Future nanomedical devices and systems will have strong potential to enable a broad range of aerospace and space applications. With further dimensional reductions in conjunction with the increased capabilities of nanoelectronics and artificial intelligence (AI), nanomedicine may facilitate the development of a wide array of advanced nanomedical diagnostic and therapeutic capabilities dedicated to the health and well being of future astronauts and space pioneers, the inhabitants of future Lunar and Mars colonies, and deep space explorers. These nanomedical innovations may form the core elements of advanced extravehicular space suits that have numerous advantages, such as continuous real-time health monitoring, virtually instantaneous in situ diagnostics, the auto-administration of therapeutics, and the capacities to address serious accidental circumstances and performance of emergency interventions.
As they grow, solid tumors surround themselves with a thick, hard-to-penetrate wall of molecular defenses. Getting drugs past that barricade is notoriously difficult. Now, scientists at UT Southwestern have [...]
In an article recently published in the journal Talanta, researchers demonstrated a new approach to enable the specific detection of biomarkers in human tear by employing an aptamer-based graphene affinity [...]
Selenium (Se) is an essential element found in aquatic feeds that promotes the proper development, wellbeing, and fitness of marine animals. Selenium can be transformed into nanomaterials that are more [...]
In an article recently published in the journal Nanotechnology, researchers employed a single particle imaging method for fluorescence excitation with moderate intensity to achieve spatial resolution. Here, the semiconductor nanocrystals [...]
Grinding is an essential manufacturing process, yet the heat due to friction associated with the process causes damage to the part being processed. Lubrication is used to reduce friction; [...]
A team of researchers from HSE University, Skoltech, MPGU, and MISIS have developed a nanophotonic-microfluidic sensor whose potential applications include cancer detection, monitoring and treatment response assessment. Today, the [...]
Researchers have made a scientific breakthrough with the development of ‘nanomachines’ that can kill cancerous cells. The research team headed by Dr Youngdo Jeong from the Center for Advanced Biomolecular Recognition at the Korea Institute of Science [...]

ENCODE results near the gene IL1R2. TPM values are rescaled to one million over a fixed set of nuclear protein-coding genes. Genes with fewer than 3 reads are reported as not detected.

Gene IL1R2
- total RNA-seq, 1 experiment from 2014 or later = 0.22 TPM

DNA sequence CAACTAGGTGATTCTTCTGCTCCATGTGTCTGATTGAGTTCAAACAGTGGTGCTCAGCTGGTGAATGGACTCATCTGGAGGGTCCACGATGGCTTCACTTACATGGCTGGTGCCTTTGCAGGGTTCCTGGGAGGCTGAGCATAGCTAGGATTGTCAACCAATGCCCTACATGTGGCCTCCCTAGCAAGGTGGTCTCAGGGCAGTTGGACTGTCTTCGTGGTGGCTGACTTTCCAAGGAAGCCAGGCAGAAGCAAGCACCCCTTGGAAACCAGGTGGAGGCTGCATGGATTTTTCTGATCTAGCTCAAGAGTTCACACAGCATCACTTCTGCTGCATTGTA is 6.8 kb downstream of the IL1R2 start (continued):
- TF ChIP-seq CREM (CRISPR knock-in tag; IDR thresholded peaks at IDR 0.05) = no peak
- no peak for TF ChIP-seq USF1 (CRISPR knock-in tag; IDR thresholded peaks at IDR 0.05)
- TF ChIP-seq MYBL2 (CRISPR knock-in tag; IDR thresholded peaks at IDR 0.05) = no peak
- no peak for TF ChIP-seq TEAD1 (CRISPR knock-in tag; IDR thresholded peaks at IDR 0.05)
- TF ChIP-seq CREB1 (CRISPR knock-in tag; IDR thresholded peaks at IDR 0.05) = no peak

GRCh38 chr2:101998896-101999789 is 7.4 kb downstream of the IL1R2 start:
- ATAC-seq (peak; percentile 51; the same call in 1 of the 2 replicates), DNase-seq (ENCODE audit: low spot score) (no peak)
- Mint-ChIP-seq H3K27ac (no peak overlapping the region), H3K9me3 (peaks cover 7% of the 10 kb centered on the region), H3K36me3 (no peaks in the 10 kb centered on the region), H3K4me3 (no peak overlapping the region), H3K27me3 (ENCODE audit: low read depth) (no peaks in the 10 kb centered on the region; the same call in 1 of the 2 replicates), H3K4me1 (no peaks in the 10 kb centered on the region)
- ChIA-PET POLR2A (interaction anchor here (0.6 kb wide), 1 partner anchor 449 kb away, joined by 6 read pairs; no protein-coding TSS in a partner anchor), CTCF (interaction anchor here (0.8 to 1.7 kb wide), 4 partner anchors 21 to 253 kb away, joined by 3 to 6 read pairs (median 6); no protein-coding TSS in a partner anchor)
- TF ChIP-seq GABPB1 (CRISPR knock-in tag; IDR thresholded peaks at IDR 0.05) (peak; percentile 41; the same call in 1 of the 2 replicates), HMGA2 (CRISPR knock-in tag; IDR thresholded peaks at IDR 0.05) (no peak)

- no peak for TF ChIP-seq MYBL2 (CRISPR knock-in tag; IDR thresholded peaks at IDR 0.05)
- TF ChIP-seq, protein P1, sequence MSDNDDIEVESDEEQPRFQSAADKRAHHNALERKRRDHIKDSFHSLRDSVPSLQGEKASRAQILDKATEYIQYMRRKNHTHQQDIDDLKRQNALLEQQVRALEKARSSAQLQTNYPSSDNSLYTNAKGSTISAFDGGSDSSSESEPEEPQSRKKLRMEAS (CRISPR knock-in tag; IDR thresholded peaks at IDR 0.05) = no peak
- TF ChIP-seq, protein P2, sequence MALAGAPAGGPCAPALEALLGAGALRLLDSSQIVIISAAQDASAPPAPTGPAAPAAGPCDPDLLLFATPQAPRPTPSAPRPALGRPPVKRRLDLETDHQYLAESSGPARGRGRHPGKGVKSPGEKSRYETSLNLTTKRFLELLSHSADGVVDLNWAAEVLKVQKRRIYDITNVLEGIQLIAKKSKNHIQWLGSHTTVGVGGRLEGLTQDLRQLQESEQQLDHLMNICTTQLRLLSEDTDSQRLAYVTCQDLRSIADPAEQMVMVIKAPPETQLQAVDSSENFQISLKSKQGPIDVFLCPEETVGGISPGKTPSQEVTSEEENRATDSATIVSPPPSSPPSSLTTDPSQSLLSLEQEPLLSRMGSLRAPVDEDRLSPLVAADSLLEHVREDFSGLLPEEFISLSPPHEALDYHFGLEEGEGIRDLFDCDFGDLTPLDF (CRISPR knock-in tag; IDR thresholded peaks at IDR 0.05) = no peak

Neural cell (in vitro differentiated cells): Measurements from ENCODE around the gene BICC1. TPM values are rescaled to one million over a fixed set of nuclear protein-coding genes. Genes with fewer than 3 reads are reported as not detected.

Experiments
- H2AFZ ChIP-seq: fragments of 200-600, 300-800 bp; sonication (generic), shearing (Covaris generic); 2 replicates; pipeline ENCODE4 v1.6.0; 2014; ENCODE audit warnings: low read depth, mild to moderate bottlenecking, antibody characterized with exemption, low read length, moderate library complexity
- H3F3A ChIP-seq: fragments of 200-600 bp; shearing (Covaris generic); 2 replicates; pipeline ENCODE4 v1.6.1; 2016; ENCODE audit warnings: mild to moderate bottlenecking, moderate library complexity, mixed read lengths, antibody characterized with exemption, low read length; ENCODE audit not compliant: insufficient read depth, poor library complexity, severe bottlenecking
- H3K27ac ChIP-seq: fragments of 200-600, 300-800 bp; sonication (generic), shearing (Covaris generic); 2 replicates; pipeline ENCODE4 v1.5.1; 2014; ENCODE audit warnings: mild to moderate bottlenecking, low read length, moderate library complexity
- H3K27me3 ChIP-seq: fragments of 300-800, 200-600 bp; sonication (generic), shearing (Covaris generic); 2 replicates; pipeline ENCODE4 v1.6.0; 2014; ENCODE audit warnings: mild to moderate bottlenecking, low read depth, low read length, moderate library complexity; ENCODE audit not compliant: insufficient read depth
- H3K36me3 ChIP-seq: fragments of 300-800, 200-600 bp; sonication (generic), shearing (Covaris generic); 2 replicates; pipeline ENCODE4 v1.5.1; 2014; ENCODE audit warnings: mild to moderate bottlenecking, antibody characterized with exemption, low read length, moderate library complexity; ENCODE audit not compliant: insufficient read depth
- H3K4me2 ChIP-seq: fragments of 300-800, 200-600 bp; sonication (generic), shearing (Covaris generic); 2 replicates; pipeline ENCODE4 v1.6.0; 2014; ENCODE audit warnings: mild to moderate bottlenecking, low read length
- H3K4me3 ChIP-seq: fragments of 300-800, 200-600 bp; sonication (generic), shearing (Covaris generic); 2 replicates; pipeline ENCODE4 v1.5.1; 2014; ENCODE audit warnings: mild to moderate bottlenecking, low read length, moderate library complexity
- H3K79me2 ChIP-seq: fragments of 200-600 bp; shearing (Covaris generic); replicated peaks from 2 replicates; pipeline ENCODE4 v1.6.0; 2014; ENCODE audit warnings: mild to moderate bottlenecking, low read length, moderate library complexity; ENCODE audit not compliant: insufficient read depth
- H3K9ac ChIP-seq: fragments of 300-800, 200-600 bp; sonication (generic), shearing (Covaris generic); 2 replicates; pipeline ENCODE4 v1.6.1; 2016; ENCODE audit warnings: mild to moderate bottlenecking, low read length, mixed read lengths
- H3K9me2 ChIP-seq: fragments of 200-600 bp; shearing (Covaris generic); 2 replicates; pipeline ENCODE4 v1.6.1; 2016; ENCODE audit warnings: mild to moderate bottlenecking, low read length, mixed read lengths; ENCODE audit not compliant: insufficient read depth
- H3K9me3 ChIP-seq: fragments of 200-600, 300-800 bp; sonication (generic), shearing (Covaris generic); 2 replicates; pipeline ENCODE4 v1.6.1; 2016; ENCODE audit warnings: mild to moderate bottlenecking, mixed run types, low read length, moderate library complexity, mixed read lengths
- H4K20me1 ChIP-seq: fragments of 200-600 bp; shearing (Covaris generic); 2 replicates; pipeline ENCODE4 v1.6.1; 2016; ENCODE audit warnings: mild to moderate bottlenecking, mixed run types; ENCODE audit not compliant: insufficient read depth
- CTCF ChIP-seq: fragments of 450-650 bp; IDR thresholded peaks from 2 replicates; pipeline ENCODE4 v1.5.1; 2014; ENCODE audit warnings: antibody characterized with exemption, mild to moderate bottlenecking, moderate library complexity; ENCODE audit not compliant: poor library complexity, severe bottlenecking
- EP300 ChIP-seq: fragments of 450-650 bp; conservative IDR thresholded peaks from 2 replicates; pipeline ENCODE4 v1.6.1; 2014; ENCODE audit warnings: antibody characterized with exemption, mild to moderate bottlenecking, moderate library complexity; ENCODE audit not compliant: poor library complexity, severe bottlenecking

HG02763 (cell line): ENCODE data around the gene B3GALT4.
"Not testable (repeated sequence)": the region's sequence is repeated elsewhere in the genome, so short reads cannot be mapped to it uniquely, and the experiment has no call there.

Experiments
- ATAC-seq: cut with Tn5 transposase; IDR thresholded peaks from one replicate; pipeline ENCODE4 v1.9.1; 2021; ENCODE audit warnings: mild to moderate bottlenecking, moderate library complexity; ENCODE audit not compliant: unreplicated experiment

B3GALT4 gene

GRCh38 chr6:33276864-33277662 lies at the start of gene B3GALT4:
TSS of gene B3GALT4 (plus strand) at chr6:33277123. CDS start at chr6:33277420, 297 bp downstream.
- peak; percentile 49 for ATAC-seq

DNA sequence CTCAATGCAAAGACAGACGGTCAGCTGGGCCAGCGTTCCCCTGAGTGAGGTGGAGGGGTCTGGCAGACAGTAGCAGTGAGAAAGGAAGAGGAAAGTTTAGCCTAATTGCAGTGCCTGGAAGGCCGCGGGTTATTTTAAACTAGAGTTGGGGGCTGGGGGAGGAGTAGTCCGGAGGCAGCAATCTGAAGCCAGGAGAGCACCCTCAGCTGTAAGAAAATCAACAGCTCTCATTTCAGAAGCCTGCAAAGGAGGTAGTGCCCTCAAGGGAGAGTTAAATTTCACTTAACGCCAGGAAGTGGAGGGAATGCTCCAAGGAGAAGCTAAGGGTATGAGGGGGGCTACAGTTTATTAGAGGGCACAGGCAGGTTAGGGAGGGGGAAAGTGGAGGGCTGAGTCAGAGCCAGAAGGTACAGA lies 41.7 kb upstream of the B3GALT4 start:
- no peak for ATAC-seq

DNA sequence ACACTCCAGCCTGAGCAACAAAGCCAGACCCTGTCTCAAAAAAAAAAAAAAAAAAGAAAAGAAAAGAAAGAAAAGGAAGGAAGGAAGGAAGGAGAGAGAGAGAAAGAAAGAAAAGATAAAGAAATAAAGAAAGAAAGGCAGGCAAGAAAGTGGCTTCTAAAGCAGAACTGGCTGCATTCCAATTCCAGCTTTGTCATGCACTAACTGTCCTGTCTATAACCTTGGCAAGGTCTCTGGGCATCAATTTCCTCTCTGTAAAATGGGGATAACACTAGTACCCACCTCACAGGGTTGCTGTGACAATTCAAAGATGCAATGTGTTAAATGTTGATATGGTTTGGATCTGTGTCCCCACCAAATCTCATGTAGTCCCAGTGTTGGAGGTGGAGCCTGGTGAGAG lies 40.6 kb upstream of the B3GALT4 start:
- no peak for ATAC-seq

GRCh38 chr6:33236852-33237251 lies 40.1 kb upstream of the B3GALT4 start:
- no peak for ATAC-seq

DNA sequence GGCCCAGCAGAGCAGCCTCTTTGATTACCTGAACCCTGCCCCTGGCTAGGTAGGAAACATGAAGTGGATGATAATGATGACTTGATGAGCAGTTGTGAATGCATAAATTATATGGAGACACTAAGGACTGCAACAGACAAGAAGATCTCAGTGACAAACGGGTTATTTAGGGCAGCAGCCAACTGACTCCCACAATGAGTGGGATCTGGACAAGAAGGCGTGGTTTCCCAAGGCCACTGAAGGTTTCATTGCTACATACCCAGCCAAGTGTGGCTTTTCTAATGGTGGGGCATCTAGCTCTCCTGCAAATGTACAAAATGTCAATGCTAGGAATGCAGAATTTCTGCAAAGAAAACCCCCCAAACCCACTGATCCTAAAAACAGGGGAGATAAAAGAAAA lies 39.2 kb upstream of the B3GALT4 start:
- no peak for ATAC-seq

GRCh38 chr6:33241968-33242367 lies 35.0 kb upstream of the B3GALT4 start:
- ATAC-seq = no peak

A novel freeze-dissolving approach has been devised that offers greater efficiency and sustainability compared to the classic freeze-drying process to make superfine powder or nanoparticles. In the research published in the journal ACS [...]
Participants wanted for study on the regulation of what future AI-driven nanomedicines should look like
Would you like to help in some research on the regulation of what future AI-driven nanomedicines should look like? If so, researchers at the University of Bristol are looking [...]
In an article recently published in the journal Applied Surface Science, the researchers synthesized green fluorescent carbon dots (G-CDs) from 3,5-diaminobenzoic acid and citric acid. The as-prepared G-CDs were used [...]
About NanoApps Medical Inc
NanoApps Medical, Inc. was incorporated by Frank Boehm in 2009 with the goal of developing advanced nanomedical diagnostic and therapeutic technologies for the benefit of individuals across both the developing and developed worlds.
The larger picture will be to eventually attain a situation of “Global Health Care Equivalency” (GHCE) where any individual on the planet may have access to the same advanced, high quality, and cost effective nanomedical diagnostic and therapeutic technologies, no matter where they happen to reside, or under what conditions they live. Boehm is now compiling a book that will articulate this grand vision.
Further, NanoApps Medical is ambitiously aiming to transition terrestrial nanomedicine to space applications to facilitate future Lunar and Mars missions, such as those being boldly planned by NASA and SpaceX.